A Glimpse of the Future: Tattoos and Technology

In the May edition of Skin Deep, issue number 236, there was included an article entitled The Social Network. It looked at how technology, in particular social media, was influencing and affecting the culture of tattoos these days. I would like to explore the topic of tattoos and technology further, but approach it from a slightly different angle.

It is clear that technology is coming to play a greater role in our lives as time progresses. Long gone are the days of having to stay up to record something on a VHS, there is no more map buying and route planning before a journey, and school homework is being completed in record time thanks to broadband and websites such as Wikipedia. Technology is all around us, it is shaping and changing every aspect of our lives, and gradually creeping into areas where we never thought it would be necessary. Brushing our own teeth for example, used to be a fairly mundane task but now electric toothbrushes do the jobs for us, clothing has the ability to include LED displays, and there are now pens that allow the user to listen to the radio as they are writing. (My great-uncle has recently bought one of these, despite the fact he is basically deaf).

A Forbes article I recently read used the term the “uncontrollable evolution of emerging tech”, and that is the perfect description of what is happening. Technology is progressing, and, whether we like it or not, it will continue to grow and play an ever-larger role in our lives. If technology can, for want of a better word, “invade” the everyday activity of brushing ones teeth, then it will most certainly “invade” the business, and culture, of tattooing.

Where is it likely to go? What innovations will occur that allow future generations to take tattoos to the next level? Are there businesses already looking to bring technology into this ancient art form?

The famous saying goes “if it ain’t broke, don’t fix it” but this is precisely what some companies are doing in the modern age. If we take glasses as an example, they have been around for hundreds of years, designs have changed slightly, but the basic principles remained the same. From its original inception, up until now, the spectacle has changed very little. However, this is about to change as Google are set to unveil their product Google Glass. These are high-tech specs that are set to revolutionise the eyewear market.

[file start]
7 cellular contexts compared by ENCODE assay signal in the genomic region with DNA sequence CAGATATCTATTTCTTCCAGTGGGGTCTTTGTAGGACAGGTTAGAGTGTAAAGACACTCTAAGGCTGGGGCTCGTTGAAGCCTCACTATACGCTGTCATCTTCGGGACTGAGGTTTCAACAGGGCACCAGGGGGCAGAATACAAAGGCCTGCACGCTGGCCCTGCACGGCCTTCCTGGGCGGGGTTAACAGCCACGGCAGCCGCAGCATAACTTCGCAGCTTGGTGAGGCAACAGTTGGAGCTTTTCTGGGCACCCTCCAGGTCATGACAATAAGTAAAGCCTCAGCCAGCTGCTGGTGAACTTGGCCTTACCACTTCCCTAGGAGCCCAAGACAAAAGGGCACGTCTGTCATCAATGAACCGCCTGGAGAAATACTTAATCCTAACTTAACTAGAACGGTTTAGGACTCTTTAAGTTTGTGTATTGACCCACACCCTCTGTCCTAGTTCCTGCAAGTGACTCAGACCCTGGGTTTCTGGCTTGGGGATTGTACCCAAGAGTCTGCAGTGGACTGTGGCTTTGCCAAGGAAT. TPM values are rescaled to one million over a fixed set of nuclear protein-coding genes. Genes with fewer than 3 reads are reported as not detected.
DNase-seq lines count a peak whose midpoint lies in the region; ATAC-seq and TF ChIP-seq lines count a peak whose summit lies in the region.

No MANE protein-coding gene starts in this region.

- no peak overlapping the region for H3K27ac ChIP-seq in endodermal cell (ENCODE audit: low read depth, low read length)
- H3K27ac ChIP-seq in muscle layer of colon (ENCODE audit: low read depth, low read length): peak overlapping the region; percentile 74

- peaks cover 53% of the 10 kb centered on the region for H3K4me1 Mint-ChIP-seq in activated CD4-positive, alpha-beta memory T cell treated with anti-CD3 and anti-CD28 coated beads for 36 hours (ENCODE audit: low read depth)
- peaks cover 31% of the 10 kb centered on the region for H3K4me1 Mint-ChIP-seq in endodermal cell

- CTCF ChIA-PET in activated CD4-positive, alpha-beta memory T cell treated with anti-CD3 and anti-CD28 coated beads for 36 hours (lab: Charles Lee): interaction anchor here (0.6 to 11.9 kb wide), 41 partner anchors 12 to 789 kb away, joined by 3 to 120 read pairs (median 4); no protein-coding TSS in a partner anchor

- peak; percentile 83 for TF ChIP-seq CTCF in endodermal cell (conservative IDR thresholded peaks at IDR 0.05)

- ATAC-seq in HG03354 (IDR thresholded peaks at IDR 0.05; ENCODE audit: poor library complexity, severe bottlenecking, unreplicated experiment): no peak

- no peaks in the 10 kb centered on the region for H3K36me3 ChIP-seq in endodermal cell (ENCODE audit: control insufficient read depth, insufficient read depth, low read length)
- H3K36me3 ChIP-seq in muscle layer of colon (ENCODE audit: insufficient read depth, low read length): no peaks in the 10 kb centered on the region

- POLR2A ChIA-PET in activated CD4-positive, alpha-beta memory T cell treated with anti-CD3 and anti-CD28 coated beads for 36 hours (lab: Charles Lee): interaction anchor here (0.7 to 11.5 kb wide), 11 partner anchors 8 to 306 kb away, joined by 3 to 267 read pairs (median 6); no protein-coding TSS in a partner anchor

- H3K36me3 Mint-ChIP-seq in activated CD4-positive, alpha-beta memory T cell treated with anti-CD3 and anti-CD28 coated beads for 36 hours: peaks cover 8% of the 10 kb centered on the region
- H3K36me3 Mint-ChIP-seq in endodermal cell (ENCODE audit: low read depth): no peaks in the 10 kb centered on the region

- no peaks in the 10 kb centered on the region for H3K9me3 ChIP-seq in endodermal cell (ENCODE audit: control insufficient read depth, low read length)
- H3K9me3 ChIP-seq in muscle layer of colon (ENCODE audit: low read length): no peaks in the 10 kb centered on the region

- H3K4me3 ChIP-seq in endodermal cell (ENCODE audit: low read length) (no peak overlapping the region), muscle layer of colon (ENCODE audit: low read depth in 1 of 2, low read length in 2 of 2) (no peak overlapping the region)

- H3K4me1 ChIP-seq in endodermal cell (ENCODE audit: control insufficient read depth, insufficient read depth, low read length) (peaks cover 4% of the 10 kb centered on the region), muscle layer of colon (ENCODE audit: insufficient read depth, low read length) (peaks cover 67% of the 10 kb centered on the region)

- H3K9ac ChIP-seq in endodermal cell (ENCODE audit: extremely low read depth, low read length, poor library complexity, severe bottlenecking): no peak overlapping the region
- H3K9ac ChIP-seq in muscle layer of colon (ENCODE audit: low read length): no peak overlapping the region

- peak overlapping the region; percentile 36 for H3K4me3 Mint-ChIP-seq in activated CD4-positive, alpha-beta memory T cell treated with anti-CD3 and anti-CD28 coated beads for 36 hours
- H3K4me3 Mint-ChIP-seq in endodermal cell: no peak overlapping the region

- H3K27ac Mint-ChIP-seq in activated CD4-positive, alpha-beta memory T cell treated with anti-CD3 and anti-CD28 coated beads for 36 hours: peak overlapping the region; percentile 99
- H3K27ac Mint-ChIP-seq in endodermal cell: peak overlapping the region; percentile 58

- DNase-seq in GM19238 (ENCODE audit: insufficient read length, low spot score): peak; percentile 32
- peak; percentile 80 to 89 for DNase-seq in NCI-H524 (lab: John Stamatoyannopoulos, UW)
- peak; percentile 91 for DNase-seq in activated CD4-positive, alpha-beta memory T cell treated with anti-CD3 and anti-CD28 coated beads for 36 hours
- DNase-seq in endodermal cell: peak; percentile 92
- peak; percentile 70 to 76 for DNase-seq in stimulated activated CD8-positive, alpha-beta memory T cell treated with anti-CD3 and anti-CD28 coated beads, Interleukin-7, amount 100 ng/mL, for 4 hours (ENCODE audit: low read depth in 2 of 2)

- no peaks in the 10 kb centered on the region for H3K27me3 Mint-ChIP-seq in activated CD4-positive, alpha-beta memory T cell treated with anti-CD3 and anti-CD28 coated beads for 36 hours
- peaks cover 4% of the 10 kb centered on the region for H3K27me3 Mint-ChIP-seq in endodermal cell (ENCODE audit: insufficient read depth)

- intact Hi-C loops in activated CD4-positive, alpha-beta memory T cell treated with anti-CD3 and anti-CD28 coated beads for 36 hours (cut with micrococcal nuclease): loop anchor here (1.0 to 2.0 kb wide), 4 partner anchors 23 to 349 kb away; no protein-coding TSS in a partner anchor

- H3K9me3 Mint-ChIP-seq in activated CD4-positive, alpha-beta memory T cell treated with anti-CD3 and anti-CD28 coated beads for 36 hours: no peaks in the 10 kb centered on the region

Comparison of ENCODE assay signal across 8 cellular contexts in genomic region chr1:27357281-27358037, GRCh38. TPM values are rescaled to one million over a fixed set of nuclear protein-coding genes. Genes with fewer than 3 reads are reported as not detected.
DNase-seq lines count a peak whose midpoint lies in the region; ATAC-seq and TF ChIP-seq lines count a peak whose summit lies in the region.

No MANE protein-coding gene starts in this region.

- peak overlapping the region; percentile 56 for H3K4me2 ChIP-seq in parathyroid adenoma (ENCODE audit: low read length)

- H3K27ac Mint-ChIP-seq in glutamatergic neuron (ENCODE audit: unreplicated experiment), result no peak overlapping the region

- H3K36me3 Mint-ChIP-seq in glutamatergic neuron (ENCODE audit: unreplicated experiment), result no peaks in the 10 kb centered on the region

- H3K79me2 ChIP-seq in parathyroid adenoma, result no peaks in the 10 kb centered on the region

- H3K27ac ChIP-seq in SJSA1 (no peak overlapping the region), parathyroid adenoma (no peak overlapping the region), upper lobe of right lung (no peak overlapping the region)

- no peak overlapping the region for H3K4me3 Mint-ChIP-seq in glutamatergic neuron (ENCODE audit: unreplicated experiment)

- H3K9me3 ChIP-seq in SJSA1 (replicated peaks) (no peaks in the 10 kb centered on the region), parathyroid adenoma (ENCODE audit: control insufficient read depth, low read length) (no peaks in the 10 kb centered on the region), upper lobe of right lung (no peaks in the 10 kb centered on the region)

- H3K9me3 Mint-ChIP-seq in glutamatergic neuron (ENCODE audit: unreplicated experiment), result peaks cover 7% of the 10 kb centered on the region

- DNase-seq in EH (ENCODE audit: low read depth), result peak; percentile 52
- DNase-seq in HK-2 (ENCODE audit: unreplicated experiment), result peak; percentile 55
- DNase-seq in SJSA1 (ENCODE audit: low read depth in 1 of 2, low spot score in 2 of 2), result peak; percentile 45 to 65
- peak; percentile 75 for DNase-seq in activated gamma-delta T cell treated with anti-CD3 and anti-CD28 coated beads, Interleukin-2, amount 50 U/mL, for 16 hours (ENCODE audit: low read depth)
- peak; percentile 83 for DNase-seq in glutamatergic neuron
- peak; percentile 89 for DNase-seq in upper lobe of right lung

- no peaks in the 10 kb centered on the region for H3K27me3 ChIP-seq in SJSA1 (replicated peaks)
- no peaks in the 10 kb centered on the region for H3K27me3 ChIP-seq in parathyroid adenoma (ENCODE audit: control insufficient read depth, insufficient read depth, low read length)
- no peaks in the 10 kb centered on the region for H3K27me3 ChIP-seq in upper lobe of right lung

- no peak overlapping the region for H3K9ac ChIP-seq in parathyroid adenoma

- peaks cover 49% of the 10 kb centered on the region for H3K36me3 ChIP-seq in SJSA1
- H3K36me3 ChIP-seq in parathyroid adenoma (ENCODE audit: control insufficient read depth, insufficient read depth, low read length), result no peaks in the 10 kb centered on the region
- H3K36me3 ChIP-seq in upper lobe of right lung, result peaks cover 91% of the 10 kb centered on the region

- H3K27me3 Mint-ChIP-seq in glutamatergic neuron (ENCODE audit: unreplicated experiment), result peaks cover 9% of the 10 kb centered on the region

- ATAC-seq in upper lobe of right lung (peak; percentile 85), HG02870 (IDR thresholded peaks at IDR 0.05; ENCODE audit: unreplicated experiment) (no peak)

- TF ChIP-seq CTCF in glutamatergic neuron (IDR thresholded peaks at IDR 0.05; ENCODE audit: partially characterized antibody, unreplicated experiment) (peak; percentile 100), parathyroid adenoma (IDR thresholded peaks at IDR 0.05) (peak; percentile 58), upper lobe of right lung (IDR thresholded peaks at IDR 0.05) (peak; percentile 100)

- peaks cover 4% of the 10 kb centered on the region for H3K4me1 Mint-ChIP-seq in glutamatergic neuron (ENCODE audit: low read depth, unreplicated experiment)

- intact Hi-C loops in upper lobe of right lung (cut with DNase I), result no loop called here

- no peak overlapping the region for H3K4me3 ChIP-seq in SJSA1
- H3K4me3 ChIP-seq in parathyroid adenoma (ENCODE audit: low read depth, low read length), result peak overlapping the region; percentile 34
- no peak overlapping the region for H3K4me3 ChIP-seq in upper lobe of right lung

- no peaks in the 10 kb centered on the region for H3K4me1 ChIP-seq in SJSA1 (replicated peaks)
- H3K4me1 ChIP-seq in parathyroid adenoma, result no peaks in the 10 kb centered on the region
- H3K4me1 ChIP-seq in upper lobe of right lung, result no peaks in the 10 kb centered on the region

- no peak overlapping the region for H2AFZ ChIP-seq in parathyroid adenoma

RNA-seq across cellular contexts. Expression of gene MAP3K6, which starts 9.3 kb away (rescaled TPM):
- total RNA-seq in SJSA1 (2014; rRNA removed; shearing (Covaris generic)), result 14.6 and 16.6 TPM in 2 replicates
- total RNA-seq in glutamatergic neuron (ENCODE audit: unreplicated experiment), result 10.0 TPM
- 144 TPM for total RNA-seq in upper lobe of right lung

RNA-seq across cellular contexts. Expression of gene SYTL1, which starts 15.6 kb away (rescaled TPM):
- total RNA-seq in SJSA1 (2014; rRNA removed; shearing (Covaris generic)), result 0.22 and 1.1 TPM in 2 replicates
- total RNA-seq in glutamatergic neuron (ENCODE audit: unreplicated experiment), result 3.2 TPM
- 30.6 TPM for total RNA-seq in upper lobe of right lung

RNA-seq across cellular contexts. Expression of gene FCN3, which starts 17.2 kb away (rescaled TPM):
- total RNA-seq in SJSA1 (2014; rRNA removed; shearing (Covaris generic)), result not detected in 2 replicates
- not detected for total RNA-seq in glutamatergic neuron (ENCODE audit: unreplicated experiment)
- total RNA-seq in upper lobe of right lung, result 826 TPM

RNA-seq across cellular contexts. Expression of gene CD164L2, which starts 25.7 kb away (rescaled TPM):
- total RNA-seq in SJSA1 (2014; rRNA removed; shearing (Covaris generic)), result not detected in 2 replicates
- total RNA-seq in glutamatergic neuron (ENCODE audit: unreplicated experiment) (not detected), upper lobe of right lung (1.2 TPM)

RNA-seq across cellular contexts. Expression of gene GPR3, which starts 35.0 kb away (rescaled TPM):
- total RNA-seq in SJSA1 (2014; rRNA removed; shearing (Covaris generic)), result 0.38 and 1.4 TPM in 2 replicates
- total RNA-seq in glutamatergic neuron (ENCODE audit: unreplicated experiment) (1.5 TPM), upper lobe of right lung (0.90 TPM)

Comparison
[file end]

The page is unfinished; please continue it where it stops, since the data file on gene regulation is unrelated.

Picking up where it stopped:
Technological innovations can go even further still, blending the lines between a humans body and a product. Prosthetic limbs are the obvious example but there are also more unique, individual ways of merging the latest technology with a persons body. Jerry Jalava is a Finnish software developer who lost part of his finger in a motorcycle accident. He hit the British news in 2009 because he had a 2GB memory stick inserted into his new finger, allowing him to store and carry around data within his body, hidden inside the ring finger on his left hand.

Could Google’s desire to reinvent the wheel (spectacle) impact on other products we would normally be content with leaving as they are? Could the blending of human and technology “invade” the culture of tattoos? After all, if any area of life were to provide the perfect opportunity to place technology within people, it would surely be tattooing. What could this mean for the future of ink?

Companies are already in the process of researching and developing products for these areas. This hypothetical future that I hint at, may not be so far away. With the tremendous growth in numbers of tattooed individuals, and the seemingly endless rise in popularity, it would make sense for big business to get a piece of the action. They are looking to see how tattoos could be used to serve a purpose, rather than simply being a piece of art.

One of the most recent innovations has come in the form of new inks. Said to have become popular due to the rise of clubbing, UV tattoos use ink which is next-to-invisible in sunlight, but which glow brightly when under ultra-violet light. Technology Guide states that the popularity of UV tattoos has been increasing steadily, and this may be because of its appeal to those who both work hard and play hard. Though attitudes are improving, the works place and the office are still rather unwelcoming to those with visible tattoos, and so UV tattoos allow the wearer to hide in plain sight.